This is part 2 of my blog article “Basic Steps to Try Before Calling Support”. In my last article, I outlined some basic troubleshooting steps that anyone can do before they contact support. In this article I will give you tips for submitting a support request.
- Submit your support request through the proper channels. Emailing firstname.lastname@example.org or calling 888-319-3663 option 2 are the best ways to contact support. Either one of these methods ensures that your issue gets put into the support queue and addressed in a timely manner. If you send an email to someone’s personal address, they may be on vacation or working on other projects. If you send an email to the sales team, they are just going to turn around and put it in the support queue when they get around to it. Sending emails anywhere else other than email@example.com is just going to delay the response because then you are relying on other people to put it in the support queue for you.
- Give us information about who you are, or who you work for. If your emails do not include a signature line, sometimes we can guess what company you are with by looking at your suffix on your email address. For example, if your email is XXX@eonesolutions.com we can generally guess you work for eOne Solutions. However if your email is firstname.lastname@example.org, we have no idea who you are, and what company you are with. Additionally our support database always uses the registered GP site name as the company identifier. So if your email suffix is different than your registered GP site name, include your registered site name in the email.
- Specify the product you need assistance with. eOne has eight products available for download on our website. Simply saying “I can’t install the application”, doesn’t give us enough information to even make an educated guess about which product you are using.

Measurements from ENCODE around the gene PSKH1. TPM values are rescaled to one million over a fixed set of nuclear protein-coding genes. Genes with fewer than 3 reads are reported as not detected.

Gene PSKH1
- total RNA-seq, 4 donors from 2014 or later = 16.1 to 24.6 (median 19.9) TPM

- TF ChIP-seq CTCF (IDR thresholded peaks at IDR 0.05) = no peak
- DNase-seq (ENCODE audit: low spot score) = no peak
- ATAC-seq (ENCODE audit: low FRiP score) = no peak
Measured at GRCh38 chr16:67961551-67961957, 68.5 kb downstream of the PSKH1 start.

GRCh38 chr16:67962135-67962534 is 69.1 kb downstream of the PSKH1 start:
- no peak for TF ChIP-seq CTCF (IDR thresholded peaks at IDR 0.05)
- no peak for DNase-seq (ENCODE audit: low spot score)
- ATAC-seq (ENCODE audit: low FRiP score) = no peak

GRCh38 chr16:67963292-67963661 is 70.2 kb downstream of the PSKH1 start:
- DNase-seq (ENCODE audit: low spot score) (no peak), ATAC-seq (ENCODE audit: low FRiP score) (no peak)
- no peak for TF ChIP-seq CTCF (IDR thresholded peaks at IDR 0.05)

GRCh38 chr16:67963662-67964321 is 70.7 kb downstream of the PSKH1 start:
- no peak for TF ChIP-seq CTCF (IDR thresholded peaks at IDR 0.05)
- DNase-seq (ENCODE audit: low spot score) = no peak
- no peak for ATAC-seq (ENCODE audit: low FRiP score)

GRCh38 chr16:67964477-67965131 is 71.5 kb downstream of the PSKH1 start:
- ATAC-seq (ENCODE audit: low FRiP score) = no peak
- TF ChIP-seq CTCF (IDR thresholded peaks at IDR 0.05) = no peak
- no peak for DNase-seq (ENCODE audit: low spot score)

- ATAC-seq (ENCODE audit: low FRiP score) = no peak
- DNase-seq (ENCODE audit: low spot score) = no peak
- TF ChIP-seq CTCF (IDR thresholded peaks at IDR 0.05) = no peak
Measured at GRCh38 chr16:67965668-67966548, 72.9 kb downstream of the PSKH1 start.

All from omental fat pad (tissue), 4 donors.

- Give us the exact version of the product you are using. Most of our products have various service packs and hot fixes available, so knowing the exact version of the product you are using is extremely helpful.
- Give the exact error message you get, and don’t paraphrase. We will get support requests that say “It says my registration keys are bad”, and the actual error is “[ODBC Excel Driver] General error Unable to open registry key Temporary (volatile) Ace DSN for process”. Having the exact error message goes a long way to helping us diagnose the issue. If the error message is too long to retype, a screenshot of the error message is perfectly acceptable. If you send a screenshot make sure that it is large enough for us to read the error message without a magnifying glass. We will receive screenshots that include a picture of 4 monitors all running 1920×1080 resolution, and the error message is 4 tiny pixels in the corner of the 4th screen. Depending on how high a resolution the actually screenshot is, sometimes we can copy it into paint and zoom in, however most of the time that results in a pixelated mess.
- Tell us exactly what you were doing when the error occurred. I will get support requests that have a screenshot of an error, and nothing else. While the screenshot is appreciated, I need to know the context of the error message in order to start troubleshooting it. Did you get the error while you were installing the product, did you get the error when you were posting a transaction, did you get the error when you were attempting to setup a security task? Exact reproduction steps are extremely helpful, however even some basic information about what was happening when the error appeared is better than just a screenshot.
- If you want a support call, call in and talk to someone. We get email support requests that say “Call me at xxx-xxx-xxxx” with nothing else attached. We need to know more information about what the call is about before we can decide who is best to call. Some support techs support SmartList Builder exclusively, some know only SmartConnect, some know SmartConnect and Extender, etc… If you simply say “call me”, and your problem is SmartConnect, you might get a call from someone that knows only SmartList Builder.